Markets rewarded investors who bet that Microsoft (NASDAQ:MSFT) would beat expectations in its quarterly report. Still, MSFT stock backed down from its 50-day moving average when the Nasdaq Composite Index sold off. What did markets like about Microsoft’s quarter? At today’s prices, is MSFT stock worth buying now?
On April 27, Microsoft posted third-quarter generally accepted accounting principles (GAAP) earnings a share of $2.22. Revenue rose by 18.5% year-on-year (YOY) to $49.4 billion. The company’s impressive growth in the Intelligent Cloud segment failed to stop speculators from taking profits. This is the nature of a bear market. No matter how strong Microsoft shared in its earnings report, the stock has limited short-term upside. Patient investors will treat the market’s volatility as an opportunity.
Microsoft shares are a buy on weakness. The macroeconomic climate is worsening. The Federal Reserve will likely force a recession to slow inflation rates. Despite that bleak economic backdrop, Microsoft has seen, and should continue to see, durable growth. For example, it has Software-as-a-Service (SaaS) applications in the commercial cloud. Its competitive products face minimal competition. Corporate customers still need a hybrid work environment. They will continue to buy Microsoft’s Azure and Office 365 products. This lowers their technology infrastructure costs and increases efficiency. In addition, Microsoft’s CEO, Satya Nadella said that the total addressable market (TAM) would double by the end of the decade.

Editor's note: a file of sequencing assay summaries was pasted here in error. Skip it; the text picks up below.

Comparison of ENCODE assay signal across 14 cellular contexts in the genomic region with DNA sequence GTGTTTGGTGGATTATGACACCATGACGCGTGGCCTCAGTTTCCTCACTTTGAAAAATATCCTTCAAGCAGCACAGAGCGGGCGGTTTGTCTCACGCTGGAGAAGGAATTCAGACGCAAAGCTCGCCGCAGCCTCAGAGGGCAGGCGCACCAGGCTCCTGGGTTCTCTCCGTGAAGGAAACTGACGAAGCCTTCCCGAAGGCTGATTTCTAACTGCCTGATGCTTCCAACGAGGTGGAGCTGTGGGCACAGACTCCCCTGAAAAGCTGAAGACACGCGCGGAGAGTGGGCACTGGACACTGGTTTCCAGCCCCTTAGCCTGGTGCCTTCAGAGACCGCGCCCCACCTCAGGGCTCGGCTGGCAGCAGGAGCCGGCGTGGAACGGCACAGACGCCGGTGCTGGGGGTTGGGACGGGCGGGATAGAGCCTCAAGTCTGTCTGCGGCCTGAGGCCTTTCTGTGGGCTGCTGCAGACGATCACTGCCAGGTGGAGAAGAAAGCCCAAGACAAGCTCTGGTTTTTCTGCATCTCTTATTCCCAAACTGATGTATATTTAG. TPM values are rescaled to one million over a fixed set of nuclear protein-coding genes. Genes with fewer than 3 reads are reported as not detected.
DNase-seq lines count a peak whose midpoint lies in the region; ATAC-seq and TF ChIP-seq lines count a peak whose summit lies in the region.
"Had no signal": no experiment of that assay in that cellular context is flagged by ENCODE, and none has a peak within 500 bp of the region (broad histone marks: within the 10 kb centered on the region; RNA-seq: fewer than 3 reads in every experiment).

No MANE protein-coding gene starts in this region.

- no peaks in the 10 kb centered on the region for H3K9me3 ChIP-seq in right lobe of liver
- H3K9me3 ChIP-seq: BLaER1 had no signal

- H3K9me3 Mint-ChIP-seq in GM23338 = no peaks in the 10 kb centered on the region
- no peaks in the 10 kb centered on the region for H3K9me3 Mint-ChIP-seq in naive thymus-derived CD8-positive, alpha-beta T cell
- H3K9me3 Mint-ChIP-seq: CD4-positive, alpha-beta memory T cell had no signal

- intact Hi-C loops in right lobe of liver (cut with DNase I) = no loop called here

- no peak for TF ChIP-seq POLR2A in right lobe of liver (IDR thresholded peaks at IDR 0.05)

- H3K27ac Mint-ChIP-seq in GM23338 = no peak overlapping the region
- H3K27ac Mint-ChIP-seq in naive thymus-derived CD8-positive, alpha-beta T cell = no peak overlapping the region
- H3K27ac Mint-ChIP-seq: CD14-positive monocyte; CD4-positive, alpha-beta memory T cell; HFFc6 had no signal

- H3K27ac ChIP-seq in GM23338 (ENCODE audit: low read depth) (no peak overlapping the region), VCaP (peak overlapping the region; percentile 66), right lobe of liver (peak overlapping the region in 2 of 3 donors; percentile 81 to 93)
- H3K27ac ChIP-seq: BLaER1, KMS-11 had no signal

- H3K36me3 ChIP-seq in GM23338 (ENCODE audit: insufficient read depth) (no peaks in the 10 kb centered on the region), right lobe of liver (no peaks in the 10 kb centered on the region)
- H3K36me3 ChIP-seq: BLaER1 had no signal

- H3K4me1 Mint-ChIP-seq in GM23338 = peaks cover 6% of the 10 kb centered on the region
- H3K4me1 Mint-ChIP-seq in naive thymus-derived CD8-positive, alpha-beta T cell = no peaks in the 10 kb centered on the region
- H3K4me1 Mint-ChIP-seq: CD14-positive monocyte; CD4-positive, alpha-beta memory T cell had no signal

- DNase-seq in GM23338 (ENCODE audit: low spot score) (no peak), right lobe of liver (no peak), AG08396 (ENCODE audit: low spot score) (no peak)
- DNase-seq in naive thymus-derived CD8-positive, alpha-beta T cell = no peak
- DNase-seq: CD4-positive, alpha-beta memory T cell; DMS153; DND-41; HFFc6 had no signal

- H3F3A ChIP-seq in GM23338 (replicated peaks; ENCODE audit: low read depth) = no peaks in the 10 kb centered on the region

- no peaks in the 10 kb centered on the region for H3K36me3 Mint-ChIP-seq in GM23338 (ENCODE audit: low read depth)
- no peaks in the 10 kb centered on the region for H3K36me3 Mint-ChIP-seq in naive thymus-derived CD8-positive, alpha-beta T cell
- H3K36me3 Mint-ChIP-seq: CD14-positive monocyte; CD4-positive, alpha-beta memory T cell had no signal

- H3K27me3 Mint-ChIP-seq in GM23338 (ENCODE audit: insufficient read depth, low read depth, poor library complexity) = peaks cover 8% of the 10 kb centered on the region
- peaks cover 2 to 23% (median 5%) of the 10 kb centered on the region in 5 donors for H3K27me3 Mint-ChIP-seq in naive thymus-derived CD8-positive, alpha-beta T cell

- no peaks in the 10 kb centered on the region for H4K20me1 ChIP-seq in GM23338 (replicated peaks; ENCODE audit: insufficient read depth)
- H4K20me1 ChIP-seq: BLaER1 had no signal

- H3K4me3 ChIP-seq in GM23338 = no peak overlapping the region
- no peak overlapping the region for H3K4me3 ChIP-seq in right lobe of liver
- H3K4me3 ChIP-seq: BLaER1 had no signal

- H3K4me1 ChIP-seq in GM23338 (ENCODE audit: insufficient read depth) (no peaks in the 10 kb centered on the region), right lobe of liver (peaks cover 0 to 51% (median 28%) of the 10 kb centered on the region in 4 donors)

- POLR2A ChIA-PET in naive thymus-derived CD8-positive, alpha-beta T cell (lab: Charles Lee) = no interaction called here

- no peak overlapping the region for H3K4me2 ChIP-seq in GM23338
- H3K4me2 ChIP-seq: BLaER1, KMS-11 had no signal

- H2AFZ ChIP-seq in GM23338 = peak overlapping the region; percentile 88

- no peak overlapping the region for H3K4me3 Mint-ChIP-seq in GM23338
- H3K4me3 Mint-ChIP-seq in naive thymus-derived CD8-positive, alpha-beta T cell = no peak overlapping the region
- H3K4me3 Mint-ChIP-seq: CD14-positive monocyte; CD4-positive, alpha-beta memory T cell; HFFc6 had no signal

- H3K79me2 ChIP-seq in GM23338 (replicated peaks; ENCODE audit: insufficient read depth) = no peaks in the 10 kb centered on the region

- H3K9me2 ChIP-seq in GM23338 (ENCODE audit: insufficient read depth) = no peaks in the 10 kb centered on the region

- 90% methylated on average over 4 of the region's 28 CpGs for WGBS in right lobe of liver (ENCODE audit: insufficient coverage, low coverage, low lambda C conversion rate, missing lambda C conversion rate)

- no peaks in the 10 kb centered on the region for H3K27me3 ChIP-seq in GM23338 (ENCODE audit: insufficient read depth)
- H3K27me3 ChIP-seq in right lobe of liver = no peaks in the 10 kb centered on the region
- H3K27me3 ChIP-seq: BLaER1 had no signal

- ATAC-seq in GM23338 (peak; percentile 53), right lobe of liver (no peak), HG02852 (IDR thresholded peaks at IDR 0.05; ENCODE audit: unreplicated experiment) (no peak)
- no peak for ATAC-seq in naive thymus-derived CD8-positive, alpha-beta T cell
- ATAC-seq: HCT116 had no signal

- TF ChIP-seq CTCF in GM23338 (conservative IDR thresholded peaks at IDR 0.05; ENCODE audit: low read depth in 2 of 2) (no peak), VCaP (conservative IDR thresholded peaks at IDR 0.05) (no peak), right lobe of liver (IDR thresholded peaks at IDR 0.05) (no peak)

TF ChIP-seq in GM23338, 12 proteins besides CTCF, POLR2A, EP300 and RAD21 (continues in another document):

In April, IDC reported that PC shipments started slowing, following two years of strong growth. This scared investors. It led to a sell-off in shares of Intel (NASDAQ:INTC), Advanced Micro Devices (NASDAQ:AMD), and Micron Technology (NASDAQ:MU). I am confident that the markets are overreacting. The near-term slowdown is temporary. Yes, China has shut down Shanghai, a major port city, for over a month. So, for now at least, customers cannot buy many PCs in volume due to the supply disruption. But China will eventually ease restrictions once it believes that it has Covid-19 infection rates under control. The supply shortage will end. Customers will not have to wait too long to refresh their PC hardware. Thus, a rejuvenated PC market is another catalyst that will lift Microsoft’s profits and its share price.
On the date of publication, Chris Lau did not have (either directly or indirectly) any positions in the securities mentioned in this article. The opinions expressed in this article are those of the writer, subject to the InvestorPlace.com Publishing Guidelines.